Feature: Cycling re-emerges as favored transport means in Ugandan capital amid COVID-19

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KAMPALA, July 1 (Xinhua) -- When Daron Bartlett, a digital strategist at one of the media houses in Uganda, bought his sports bicycle last October, he was not thinking of the COVID-19 outbreak.

Five months later, when Uganda's President Yoweri Museveni declared a lockdown and ban on public transport to curb the spread of the virus, limited options were left for essential workers. Bicycle riders like Bartlett came to appreciate the importance of their investment in the transport means.

"At the time I bought my bicycle, they were not as expensive as they are today. I used about 100 U.S. dollars to buy it but I'm told such bikes as mine go for as much as 200 dollars due to COVID-19," Bartlett told Xinhua in a recent interview.

"Those who used to ride for fun have come to realize that a bicycle is must-have for those who are able to ride instead of using public transport," he added.

According to Bartlett, after lockdown in March, he had to pay 11 dollars for transport to and from office, up from 1.5 dollars he used to pay.

"I had to rethink my travelling plan. I had to use my bicycle to reach work at a reduced cost. The bicycle is now more valued than ever before," Bartlett said.

As he rode from his home in Kyaliwajjala, about 12km from the city center, to work, Bartlett said he would find along several other people riding to town. This was not the situation before the pandemic.

Wilfred Nshemeza, 58, a carpenter in Kampala, shares the same thoughts as Bartlett.

When COVID-19 broke out, he was in the process of negotiating for a contract with a retired government worker who lives 35km from Nshemeza's workshop.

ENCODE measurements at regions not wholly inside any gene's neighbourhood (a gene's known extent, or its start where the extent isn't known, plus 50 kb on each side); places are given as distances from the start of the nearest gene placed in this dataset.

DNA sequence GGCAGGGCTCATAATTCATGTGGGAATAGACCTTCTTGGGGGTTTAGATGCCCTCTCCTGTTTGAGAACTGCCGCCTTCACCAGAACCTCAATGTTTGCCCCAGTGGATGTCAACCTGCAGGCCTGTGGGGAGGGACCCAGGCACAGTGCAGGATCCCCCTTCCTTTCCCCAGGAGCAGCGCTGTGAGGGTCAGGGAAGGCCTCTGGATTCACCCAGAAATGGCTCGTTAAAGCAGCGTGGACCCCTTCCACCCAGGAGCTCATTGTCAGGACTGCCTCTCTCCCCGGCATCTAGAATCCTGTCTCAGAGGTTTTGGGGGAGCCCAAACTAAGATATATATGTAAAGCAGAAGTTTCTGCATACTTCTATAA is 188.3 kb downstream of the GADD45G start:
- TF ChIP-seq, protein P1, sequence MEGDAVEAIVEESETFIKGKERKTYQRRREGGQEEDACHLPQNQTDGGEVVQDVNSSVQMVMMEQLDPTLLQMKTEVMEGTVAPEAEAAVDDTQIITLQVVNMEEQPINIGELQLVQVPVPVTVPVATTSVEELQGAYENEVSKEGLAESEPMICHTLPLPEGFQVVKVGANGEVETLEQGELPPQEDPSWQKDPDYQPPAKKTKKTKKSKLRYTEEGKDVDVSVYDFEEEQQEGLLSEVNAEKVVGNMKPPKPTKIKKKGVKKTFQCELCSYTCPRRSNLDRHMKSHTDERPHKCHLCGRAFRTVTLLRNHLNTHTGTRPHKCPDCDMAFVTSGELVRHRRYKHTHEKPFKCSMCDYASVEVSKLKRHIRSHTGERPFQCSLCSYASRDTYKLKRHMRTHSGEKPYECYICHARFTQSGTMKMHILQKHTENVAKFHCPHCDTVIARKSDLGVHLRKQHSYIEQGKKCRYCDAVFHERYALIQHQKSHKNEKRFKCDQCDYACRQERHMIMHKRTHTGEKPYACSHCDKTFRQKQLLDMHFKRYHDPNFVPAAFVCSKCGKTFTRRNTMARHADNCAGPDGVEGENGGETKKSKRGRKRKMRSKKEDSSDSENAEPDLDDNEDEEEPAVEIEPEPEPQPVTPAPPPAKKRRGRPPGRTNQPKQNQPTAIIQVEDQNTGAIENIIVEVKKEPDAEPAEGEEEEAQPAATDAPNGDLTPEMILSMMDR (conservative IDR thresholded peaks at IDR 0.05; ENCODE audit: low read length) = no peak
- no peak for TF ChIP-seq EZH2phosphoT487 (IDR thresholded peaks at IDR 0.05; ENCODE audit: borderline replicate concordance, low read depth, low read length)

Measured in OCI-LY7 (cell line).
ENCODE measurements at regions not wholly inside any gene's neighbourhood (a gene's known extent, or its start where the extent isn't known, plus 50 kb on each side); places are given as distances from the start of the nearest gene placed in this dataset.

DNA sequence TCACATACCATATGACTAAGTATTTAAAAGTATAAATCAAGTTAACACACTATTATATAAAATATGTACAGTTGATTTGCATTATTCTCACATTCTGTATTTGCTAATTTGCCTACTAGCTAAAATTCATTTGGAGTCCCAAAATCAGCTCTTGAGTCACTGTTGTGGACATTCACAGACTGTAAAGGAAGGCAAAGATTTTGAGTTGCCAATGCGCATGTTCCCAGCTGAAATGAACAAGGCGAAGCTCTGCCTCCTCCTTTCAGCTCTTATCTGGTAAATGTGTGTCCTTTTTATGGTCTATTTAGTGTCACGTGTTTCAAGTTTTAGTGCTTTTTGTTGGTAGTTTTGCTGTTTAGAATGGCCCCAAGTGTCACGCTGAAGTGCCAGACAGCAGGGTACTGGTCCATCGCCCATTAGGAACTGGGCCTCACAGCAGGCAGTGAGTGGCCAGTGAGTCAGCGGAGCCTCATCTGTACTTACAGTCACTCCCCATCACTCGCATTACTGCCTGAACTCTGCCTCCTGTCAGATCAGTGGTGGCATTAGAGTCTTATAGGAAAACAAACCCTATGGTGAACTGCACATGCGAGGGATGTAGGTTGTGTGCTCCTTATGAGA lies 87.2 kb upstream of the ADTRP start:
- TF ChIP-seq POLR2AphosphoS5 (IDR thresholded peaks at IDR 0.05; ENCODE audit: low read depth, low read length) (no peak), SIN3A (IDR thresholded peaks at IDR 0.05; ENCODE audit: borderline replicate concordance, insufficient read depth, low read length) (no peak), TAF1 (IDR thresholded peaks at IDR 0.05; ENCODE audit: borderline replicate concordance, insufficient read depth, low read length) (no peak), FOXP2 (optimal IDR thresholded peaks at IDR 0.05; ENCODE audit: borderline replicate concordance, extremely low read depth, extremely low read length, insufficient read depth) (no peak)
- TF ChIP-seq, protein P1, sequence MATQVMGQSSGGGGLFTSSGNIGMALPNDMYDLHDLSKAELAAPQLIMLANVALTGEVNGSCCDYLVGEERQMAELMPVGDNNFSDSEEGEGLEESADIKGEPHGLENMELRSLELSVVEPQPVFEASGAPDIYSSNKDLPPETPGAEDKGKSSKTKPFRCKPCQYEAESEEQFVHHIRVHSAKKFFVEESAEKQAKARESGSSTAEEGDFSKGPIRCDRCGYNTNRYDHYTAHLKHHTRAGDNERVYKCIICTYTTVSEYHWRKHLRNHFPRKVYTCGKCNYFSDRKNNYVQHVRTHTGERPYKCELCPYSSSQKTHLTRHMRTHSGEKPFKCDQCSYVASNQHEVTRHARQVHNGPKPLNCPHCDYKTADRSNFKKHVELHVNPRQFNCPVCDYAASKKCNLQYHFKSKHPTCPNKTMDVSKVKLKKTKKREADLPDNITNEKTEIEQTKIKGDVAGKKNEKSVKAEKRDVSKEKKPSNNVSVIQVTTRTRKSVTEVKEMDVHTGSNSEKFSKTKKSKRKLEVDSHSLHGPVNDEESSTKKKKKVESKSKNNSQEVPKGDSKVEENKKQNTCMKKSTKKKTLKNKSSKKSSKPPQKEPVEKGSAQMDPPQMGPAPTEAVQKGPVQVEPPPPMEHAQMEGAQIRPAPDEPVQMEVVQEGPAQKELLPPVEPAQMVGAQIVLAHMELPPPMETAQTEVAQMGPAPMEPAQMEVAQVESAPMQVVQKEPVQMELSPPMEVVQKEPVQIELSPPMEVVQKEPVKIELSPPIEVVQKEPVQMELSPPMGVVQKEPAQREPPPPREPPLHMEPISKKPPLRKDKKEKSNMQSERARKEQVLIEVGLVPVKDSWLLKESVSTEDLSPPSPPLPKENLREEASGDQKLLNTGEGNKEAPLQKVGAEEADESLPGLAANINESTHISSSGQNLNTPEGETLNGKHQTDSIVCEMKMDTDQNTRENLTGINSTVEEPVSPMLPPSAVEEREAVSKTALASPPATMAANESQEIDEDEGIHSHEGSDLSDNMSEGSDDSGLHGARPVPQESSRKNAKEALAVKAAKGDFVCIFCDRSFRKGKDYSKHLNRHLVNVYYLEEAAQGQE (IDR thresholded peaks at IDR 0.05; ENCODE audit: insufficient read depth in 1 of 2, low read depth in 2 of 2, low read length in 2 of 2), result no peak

"I live in Kibiri (a suburb in Kampala) while my contractor stays in Bulenga. That distance was too much for me to walk and yet the president had closed public transport," Nshemeza said.

"I went to my neighbor and borrowed his ordinary bicycle that helped me to go and negotiate the contract. When I came back home, I almost fell sick because I had spent years without riding," he added.

"I bought my own second-hand ordinary bicycle at 60 dollars. Life became easy for me as I got used to riding. The muscle aches have since disappeared," he said.

The country's public transport has resumed and taxis are allowed to operate, but Nshemeza has vowed to stay loyal to his bicycle.

"Can you imagine I used more than double the amount on transport yet before COVID-19 it was very cheap! Let me use the money to buy better spare parts for my bicycle rather than waste it on taxi fare," Nshemeza said.

Since the easing of public transport restrictions, transport fares in Uganda have more than doubled as taxis carry one third of the total passengers they used to carry before.

Nshemeza and Bartlett are just a few of the city dwellers who have resorted to using bicycles as a common mode of transport.

Security Minister Gen. Elly Tumwine is one of the high profile citizens who rides to work once in a while.

He amused many when he arrived in time using his bicycle for the national launch of a government event in April.

Since then, he sometimes rides his bicycle to commute to work.

Amanda Ngabirano, a university lecturer and urban planner in Kampala, welcomed the idea of many people resorting to using bicycles to go to work.

Posting about riding on her Facebook account, Ngabirano said: "It's simple, yet powerful. It's not about poverty, it's about freedom and options. It's a mode of transport. It's about sports and fun. It's about education, health and wealth. It's business."

The university lecturer added: "It's quiet and harmless to the environment. It's for both the rich and the poor, the young and old, men and women, boys and girls. And we are saying it's that important to have its right space in government mobility expenditure."

Bartlett testifies that apart from helping him to cut on his daily expenditure, riding has helped him to cut his weight from 87kg to 81kg.

"We do not know when the COVID-19 situation will end. It is better to go for options that do not involve spending on transport. I advise workers to invest in a cheap bicycle," Bartlett said as he parked his bike in the office compound and proceeded to his office. "They will thank me later." Enditem

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